Here’s an easy tip that I share with all of my students for reading tests:

Scan the questions BEFORE reading the passage or excerpt.  This helps give you the flavor of the test maker’s intent..  It also allows you to work through the passage with confidence because you won’t feel surprised by the questions at the end of the “read.”  

I always tell my students “use what you already know.”  Scanning the questions first helps you to “already know” what the test maker wants from you.  When it comes time to answer the questions, read the question again to make sure that you’ve read it completely.   Then you can be in charge of yourself rather than the test taking charge of you.

Here at Tutored Talent, we have many more strategies for successful test taking.  Call us here in Los Angeles at 310-909-4387 and schedule in-home or online tutoring sessions for test preparation and test-taking strategies.

Stumped? Your Child, Visual Memory, and Navigating New Concepts

Visual memory is an important element in learning how to read, spell, understand, use numerals, and even to develop social skills.  It helps your child to remember and interpret schoolmates’ facial expressions and gestures so that your child can learn to give the correct response.  It also helps your child to remember what a shape looks like or the formula that the teacher just wrote on the board.  See, e.g., “New study reveals visual working memory may provide clues to autism’s social struggles,” Science Daily, 2/10/16.  

Basically, visual memory is the camera inside your child’s head.  And, like a camera, when it is working well, it will produce crystal clear pictures and help your child process foundational skills in school.        

We use visual memory all the time, in all sorts of situations.  For example, back in the early 1990s, my daughter and I moved to North Carolina.  This was before GPS and cell phones.  The move went without a hitch – even our remarkably fussy mutt, Pepper, managed to survive the cross-country trip without too much trouble – but when it came to buying groceries, we were…well, lost!  I asked a neighbor how to get to the local grocery store, which was called Harris Teeter (yes, that is really the name).  I expected him to give me directions with street names and highways and so on.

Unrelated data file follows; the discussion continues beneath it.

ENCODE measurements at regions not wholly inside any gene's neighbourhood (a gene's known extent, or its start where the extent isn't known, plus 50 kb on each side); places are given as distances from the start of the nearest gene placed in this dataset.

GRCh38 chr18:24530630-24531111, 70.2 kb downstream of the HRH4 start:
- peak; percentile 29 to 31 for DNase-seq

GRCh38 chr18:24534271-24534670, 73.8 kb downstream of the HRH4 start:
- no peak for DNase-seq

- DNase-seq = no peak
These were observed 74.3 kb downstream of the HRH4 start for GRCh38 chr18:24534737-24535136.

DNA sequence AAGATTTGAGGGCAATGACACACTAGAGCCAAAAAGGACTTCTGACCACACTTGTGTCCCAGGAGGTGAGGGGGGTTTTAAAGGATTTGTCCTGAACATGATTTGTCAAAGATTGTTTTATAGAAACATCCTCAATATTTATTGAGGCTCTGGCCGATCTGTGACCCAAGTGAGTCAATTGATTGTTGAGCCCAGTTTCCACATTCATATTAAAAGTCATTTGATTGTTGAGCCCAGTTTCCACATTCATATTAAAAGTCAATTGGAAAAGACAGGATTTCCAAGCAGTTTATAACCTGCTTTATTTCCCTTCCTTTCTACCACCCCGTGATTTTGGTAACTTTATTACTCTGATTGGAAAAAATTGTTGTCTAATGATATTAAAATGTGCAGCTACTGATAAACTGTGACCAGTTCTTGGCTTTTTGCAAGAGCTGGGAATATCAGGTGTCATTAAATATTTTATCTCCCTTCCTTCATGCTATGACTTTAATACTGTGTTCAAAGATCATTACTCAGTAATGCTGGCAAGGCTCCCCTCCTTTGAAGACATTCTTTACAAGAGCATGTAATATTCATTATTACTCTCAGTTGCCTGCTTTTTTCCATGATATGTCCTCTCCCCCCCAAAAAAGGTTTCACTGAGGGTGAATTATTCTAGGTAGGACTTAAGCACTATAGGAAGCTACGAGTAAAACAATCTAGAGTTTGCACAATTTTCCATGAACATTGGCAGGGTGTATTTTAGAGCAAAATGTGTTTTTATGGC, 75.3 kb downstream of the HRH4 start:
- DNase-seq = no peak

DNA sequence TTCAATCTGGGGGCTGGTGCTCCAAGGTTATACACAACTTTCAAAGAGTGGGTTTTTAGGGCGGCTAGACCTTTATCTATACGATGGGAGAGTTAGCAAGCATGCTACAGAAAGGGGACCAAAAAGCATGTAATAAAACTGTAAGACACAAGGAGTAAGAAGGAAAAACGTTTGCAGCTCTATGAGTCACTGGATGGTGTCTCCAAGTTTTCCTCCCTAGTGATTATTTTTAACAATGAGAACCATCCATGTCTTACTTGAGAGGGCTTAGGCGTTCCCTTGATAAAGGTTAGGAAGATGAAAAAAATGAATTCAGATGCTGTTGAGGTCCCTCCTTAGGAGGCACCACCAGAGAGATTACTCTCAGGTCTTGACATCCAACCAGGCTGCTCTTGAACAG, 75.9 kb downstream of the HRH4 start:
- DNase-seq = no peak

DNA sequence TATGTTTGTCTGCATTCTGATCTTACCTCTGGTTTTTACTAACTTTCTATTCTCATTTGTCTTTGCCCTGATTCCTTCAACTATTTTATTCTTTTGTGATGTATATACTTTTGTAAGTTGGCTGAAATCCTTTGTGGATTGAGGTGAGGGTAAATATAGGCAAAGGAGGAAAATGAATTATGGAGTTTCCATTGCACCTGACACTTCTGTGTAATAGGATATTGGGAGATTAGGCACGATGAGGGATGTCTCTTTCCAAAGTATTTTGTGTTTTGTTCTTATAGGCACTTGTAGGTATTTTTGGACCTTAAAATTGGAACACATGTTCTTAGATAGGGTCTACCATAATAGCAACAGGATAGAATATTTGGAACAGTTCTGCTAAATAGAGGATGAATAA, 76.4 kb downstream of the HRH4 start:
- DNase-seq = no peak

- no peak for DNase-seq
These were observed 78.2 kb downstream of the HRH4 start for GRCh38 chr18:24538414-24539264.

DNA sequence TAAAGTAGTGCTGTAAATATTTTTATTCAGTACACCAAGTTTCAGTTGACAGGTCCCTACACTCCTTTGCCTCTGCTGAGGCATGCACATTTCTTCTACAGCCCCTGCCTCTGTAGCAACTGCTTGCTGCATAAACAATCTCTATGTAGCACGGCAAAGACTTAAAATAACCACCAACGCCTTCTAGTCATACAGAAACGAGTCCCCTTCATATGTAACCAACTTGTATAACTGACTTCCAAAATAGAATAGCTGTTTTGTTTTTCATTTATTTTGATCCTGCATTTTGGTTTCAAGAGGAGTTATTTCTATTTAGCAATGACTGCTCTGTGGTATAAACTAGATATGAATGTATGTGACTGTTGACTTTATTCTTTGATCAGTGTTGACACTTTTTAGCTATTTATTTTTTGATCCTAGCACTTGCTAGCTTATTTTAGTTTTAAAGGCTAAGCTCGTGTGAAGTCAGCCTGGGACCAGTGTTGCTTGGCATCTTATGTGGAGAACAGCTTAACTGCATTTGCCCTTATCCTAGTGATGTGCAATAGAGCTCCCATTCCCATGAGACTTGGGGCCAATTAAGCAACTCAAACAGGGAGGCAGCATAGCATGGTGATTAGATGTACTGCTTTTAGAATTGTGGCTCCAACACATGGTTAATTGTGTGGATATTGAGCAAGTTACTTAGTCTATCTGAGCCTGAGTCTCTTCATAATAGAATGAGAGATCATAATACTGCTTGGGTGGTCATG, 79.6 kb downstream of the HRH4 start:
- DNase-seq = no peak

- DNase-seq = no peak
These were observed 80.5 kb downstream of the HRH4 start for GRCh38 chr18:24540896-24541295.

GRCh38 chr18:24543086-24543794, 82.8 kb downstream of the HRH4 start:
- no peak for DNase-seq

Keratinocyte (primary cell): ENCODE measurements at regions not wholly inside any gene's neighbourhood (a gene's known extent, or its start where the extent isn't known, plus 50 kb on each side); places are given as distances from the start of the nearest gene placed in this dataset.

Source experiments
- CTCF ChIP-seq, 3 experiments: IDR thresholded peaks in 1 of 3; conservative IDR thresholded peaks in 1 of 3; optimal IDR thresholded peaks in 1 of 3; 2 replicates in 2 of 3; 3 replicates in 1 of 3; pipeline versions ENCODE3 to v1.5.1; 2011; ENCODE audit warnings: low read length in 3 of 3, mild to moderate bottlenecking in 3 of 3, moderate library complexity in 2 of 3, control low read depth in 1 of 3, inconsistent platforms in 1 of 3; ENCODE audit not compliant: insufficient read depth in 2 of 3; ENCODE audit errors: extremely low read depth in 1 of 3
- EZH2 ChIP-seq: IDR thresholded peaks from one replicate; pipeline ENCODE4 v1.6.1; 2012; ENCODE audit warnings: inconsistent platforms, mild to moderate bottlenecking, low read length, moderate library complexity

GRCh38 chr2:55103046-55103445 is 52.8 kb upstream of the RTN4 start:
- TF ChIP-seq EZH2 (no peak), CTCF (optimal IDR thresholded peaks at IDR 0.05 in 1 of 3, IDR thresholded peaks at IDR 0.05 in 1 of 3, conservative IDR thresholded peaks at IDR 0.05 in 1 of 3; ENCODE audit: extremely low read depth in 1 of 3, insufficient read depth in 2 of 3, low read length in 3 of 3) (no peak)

That didn’t happen.

“Well,” he drawled, “y’all go yonder down this road and bear left at the tree stump that’s all slanted at the top, and then you keep going till y’all get to the house with the blue garage door, and then y’all make a sharp right.  Y’all will get there in a piece, don’ mind the traffic.  The store’s on the right.”  

“Oooookay-dokey,” I thought, a little worried that I wouldn’t be able to tell one tree stump from another.  In Los Angeles, I’d always relied on the Thomas Guide to get me around town.  I understood the pages and how to locate streets and highway entrances and exits with the map’s colored grids.          

But here, in North Carolina, the directions to the grocery store depended entirely on my neighbor’s visual memory - and, eventually, on mine.               

I thanked him, and my daughter and I set out on our first adventure in North Carolina.  We had that particular adventure a few times – okay, several – before our brains were able to spot the right tree stump without a lot of effort.  Finally, though, I taught myself to navigate my new surroundings with my own visual cues – things that would be in mind’s eye to help me get from one place to another.  (The blue garage door proved elusive – we never did find it.)  
 
Visual memory is processed differently and more sharply by the brain than certain other senses – for example, auditory.  We’ll address listening skills in another blog post soon.  However, stimulating and utilizing visual memory is of the utmost importance for students’ success.  There’s an old Chinese proverb that says it best:  “I hear and I forget; I see, and I remember.”  Visual memory helps your child navigate through new places and concepts.  Just like me and that old tree stump.

Here are some suggestions and sites for practicing with your child to improve visual memory:

Use a deck of cards and play Concentration or Go Fish.

Play the Memory game.

Put fun items found in the home on a tray, ask your child to look at the items on the tray, cover the tray, ask your child to recite what was on the tray.
  
Ask your child to draw a map of his/her bedroom from memory

Here’s an excellent short presentation about using simple objects to improve visual memory: https://www.youtube.com/watch?v=316fk4m1AYQ&feature=youtu.be

And here’s a marvelous site with a variety of skill enhancement activities, including visual memory: http://www.ot-mom-learning-activities.com/visual-memory-activities.html
    

Teaching Vocabulary: Hamlet as Man, Mystery, and…Delicious Pastry?